Watching a Yohji Yamamoto show is something like listening to a lengthy jazz improvisation—by a Japanese musician who's also into Western classics. His spring show was constructed, and deconstructed, around two templates: crisp white cotton shirting, and Grecian pleating inspired by the great Parisian couturier Madame Grès. The opening look established both: a barefoot model in a long cotton shirt-gown decorated with a streak of pleating that fell from a rosette on one breast.

It was a meandering journey between that and the impressive, elegantly twisted black silk plissé eveningwear that closed the show. First came some austere zippered knee-length glazed-linen dresses with mesh-and-patent sneakers. Then followed many variations on his familiar black pantsuits, now done with sweeping portrait necklines and asymmetric baggy, drop-crotch trousers. (Admittedly extreme, but a nod nevertheless to trends that have been building in more mainstream collections.)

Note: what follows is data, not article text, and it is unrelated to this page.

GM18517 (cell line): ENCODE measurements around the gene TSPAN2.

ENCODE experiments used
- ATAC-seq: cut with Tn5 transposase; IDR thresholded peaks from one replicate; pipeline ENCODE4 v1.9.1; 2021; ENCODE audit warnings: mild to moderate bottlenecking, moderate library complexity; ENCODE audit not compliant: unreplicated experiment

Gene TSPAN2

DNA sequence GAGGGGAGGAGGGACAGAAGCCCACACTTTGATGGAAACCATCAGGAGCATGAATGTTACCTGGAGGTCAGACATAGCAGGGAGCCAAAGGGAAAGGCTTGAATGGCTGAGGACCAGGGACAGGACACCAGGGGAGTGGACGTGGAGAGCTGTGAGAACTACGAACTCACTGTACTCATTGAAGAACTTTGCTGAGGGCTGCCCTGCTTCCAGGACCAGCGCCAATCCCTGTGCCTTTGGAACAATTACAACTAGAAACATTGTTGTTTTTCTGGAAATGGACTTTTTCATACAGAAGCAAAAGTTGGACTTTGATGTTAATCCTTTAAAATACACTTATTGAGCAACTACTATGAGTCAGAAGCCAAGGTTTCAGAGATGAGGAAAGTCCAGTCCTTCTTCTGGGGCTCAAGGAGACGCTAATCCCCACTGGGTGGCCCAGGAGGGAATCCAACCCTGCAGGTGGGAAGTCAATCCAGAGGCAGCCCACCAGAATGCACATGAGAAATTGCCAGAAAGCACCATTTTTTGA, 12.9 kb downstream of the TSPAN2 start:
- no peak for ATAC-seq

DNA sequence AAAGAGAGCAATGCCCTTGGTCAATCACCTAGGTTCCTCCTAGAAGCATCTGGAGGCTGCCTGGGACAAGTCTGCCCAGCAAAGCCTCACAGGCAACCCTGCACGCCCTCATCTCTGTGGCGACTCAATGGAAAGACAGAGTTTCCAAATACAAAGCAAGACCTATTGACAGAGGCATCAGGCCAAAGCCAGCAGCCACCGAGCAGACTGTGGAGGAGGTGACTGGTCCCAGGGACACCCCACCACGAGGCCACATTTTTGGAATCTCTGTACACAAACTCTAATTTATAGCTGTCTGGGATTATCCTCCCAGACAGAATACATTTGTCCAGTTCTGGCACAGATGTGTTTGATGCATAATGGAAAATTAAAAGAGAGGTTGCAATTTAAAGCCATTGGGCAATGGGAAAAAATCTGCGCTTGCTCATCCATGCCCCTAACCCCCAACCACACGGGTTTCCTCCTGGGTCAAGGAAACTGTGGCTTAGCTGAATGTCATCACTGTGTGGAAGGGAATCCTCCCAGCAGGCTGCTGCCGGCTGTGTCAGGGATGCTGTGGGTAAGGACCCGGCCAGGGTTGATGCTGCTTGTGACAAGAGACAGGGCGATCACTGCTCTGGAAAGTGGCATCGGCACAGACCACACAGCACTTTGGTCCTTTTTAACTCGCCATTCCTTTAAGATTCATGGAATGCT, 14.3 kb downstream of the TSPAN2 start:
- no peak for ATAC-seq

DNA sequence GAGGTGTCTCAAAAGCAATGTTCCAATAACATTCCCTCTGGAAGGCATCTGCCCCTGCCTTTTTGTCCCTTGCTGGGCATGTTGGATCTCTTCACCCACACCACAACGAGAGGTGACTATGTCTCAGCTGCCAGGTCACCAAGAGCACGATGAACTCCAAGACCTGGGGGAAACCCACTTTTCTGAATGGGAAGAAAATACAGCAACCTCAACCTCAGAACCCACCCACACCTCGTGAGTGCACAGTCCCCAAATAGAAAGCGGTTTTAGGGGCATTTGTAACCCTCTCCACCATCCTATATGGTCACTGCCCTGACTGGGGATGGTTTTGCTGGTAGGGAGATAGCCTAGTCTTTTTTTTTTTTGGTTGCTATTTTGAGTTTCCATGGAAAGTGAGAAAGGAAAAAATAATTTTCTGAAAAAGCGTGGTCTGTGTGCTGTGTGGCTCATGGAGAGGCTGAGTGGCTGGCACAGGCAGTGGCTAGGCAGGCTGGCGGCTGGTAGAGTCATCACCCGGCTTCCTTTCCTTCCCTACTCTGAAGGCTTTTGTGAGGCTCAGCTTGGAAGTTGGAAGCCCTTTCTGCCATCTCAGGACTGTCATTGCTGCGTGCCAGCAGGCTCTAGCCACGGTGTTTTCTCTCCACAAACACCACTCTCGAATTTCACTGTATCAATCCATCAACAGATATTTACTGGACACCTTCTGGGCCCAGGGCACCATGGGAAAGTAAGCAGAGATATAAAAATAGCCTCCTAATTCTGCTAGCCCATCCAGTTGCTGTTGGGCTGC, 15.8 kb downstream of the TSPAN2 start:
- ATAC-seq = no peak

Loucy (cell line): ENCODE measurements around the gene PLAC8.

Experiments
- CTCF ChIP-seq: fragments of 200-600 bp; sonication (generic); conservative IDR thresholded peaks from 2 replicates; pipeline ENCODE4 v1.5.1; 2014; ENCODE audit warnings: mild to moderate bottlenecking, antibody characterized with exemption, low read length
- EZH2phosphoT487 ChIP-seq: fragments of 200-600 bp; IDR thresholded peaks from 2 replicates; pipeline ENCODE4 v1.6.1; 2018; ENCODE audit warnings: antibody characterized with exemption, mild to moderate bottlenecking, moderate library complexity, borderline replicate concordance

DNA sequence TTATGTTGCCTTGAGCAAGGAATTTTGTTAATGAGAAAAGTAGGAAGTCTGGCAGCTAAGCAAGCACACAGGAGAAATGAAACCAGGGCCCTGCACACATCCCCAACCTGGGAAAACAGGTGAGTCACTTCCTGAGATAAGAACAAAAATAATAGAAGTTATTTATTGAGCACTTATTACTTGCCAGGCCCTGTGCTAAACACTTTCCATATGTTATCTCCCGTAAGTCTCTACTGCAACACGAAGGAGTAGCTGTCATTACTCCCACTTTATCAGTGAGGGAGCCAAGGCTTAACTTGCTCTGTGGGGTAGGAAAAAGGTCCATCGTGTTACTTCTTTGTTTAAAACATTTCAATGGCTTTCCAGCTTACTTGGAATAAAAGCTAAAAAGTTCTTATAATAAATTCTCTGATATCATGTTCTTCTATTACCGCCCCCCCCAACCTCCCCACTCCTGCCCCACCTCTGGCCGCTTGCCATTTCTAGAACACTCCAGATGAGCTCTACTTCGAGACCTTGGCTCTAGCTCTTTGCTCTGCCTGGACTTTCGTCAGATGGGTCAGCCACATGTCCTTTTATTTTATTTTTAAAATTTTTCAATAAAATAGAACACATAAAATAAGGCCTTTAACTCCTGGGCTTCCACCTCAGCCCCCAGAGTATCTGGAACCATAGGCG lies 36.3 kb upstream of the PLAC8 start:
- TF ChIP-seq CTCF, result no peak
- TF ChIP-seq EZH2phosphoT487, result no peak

Passages in geranium red and dusty sage came and went as Yamamoto essayed various ideas about tunics and pants—sometimes fused into a single garment and lightened with lace inserts. But just as the tune seemed in danger of losing its audience, he circled back, developing the Madame Grès thought in a spectacular way. Densely packed pleats, sometimes braided, were wrapped and coiled into décolleté bodices, then set free to fan into elegant loops and trails. Filtered through an admiration of fifties' grand couture eveningwear, it was an innovative ending to an extended riff on modern femininity.